Inkelas, Jessup-Anger, Benjamin, and Wawrzynski (in press) are working on a book titled, Living-Learning Communities that Work: A Research-Based Model for Design, Delivery, and Assessment. The book concentrates on the reclaimed interest in Living Learning Communities (LLCs) and the lack of resources available to researchers and practitioners. The authors are writing the book to offer an empirically-based framework to guide the design, delivery, and assessment of LLCs. They emphasize using best practices from research to illustrate each element of the framework.  The book serves as a guide for practitioners, researchers, and institutional leaders to more effectively allocate resources to create and sustain successful LLCs. Inkelas’s Living Learning Program (LLP) best practices model, included in the book, offers four areas (infrastructure, academic environment, co-curricular environment, and “icing”), presented in a pyramid structure, to guide design and resource allocation decisions (Inkelas, et.al., in press).  National Study of Living-Learning Programs (NSLLP) and Assessment of Collegiate Residential Environments and Outcomes (ACREO) studies offer additional research.

To extend this prior scholarship, 2017-2019 CEL Research Seminar on RLCs launched over the summer and brought participants from around North America to Elon University for a week. During the summer session, the seminar participants began their journey to develop a community of practice to share goals, interests, and values related to RLC work. The groups will address gaps in the literature by collaborating on multi-institutional research and will contribute to a better understanding of the richness of RLCS as a space for integrating student learning and development. Further inspiring questions will address integrative learning, collaboration, identity and inclusion, and thriving. Watch for future updates about their topics, research, and results.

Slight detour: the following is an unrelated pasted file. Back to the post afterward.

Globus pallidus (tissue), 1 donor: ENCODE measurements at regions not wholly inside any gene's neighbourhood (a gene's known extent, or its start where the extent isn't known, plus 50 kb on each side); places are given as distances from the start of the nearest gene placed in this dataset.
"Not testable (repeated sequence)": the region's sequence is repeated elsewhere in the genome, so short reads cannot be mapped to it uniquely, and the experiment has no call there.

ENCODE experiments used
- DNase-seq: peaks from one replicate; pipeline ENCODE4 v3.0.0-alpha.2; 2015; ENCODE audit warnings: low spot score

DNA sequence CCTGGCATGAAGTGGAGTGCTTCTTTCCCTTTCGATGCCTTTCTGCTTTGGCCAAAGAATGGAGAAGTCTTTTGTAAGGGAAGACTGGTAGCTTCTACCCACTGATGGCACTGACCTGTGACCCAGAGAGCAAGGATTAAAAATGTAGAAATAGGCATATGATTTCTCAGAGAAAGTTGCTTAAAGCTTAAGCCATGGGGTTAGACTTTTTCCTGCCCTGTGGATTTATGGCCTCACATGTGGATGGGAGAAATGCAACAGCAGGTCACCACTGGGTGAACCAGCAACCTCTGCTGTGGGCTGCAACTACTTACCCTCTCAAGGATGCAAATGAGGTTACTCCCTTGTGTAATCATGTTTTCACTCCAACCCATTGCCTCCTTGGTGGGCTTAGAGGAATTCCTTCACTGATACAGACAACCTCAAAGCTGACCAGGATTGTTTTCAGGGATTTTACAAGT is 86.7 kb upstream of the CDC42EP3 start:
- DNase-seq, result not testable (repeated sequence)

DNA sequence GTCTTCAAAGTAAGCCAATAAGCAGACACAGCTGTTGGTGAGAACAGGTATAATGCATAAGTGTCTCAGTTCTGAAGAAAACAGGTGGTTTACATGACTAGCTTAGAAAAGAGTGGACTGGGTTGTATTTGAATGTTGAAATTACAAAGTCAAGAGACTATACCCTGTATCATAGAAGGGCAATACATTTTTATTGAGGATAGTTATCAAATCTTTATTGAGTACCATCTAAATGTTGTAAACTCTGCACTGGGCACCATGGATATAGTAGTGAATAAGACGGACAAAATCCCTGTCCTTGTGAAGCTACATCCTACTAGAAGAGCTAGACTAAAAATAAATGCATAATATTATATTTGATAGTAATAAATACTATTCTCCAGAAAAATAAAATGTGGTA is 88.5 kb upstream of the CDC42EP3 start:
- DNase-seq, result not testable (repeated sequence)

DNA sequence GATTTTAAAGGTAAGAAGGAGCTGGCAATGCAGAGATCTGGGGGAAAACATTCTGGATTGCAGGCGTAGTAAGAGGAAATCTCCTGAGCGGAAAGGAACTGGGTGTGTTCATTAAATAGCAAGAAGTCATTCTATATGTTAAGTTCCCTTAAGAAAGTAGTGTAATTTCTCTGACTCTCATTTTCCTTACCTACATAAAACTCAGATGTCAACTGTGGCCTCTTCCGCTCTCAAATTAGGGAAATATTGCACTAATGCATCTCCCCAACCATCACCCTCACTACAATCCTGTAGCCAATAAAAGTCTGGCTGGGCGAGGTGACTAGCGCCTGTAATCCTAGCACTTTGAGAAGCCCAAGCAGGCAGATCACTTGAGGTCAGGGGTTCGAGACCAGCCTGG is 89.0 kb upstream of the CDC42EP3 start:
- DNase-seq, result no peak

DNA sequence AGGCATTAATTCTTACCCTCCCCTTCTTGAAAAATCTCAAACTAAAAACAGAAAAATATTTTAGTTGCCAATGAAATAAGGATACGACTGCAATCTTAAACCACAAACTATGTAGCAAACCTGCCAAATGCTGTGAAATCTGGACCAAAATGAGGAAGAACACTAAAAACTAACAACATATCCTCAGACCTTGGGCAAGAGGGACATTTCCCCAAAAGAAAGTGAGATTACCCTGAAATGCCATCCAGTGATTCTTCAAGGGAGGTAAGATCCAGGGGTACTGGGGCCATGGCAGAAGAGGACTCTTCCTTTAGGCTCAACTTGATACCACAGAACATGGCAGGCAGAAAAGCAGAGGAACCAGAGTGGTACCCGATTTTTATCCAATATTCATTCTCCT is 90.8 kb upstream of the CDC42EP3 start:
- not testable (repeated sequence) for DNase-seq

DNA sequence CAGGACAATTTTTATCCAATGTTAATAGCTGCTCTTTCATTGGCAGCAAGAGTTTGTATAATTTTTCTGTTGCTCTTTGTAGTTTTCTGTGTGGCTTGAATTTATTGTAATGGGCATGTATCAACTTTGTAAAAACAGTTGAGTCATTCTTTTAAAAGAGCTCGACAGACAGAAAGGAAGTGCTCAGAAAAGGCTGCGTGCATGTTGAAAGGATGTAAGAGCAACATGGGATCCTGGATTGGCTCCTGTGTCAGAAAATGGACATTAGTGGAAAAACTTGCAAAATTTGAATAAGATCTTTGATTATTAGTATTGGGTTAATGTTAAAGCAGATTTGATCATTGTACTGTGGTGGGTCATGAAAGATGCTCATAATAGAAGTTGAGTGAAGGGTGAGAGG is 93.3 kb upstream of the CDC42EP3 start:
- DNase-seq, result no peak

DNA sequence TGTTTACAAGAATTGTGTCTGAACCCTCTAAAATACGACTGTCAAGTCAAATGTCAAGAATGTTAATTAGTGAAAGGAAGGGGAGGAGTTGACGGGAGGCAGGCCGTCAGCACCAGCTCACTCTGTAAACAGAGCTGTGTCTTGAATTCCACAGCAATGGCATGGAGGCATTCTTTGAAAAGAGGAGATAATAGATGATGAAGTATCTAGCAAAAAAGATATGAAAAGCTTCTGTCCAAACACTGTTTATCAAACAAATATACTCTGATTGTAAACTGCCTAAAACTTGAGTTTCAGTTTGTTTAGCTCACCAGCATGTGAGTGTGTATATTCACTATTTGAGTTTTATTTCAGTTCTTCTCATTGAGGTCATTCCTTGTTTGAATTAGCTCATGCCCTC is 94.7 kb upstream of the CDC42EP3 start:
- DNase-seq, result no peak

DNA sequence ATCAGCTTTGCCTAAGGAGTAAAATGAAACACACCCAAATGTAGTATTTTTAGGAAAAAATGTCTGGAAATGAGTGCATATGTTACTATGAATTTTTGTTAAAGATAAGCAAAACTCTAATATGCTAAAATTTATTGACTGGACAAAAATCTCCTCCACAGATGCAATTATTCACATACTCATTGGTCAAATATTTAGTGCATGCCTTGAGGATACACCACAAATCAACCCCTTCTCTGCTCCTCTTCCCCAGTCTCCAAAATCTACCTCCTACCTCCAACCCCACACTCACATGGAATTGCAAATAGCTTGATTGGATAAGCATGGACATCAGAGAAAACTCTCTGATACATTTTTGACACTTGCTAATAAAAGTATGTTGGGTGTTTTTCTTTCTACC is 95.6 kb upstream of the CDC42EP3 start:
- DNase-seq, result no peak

• Association of American Colleges and Universities (AAC&U). (n.d.). High-impact educational practices. Retrieved from https://www.aacu.org/leap/hips
  • Evans, N. J., Forney, D. S., Guido, F. M., Patton, L. D., & Renn, K. A. (2010). Student development in college: Theory, research, and practice (2nd ed.). San Francisco, CA: Jossey-Bass.
  • Inkelas, K. K., Jessup-Anger, J., Benjamin, M., & Wawrzynski, M. (in press). Living-Learning communities that work: A Research-based model for design, delivery, and assessment.  Sterling, VA:  Stylus.
  • Renn, K. A. & Arnold, K. D. (2003). Reconceptualizing research on college student peer culture. Journal of Higher Education, 74(3), 261-291
  • Sanford, N. (1966). Self and society. New York, NY: Atherton Press.
  • Wagner, W. (2011). Considerations of student development in leadership. In S. R. Komives, J. P. Dugan, J. E. Owen, C. Slack, & W. Wagner (Eds.), The handbook for student leadership development (pp. 85–107). San Francisco, CA: Jossey-Bass.

Cara McFadden is Assistant Professor of Sport and Event Management at Elon University. At Elon, Cara served two years as a faculty-in-residence as the Faculty Director for one of the seven residential neighborhoods, collaborating with the residence life Community Director to create academic and social experiences in the neighborhood.  Cara is a seminar leader for the 2017-2019 research seminar on Residential Learning Communities as a High-Impact Practice

How to cite this post:

McFadden, Cara. 2017, December 6. Residential Learning Communities in the Higher Education Environment. [Blog Post]. Retrieved from https://www.centerforengagedlearning.org/residential-learning-communities-in-the-higher-education-environment/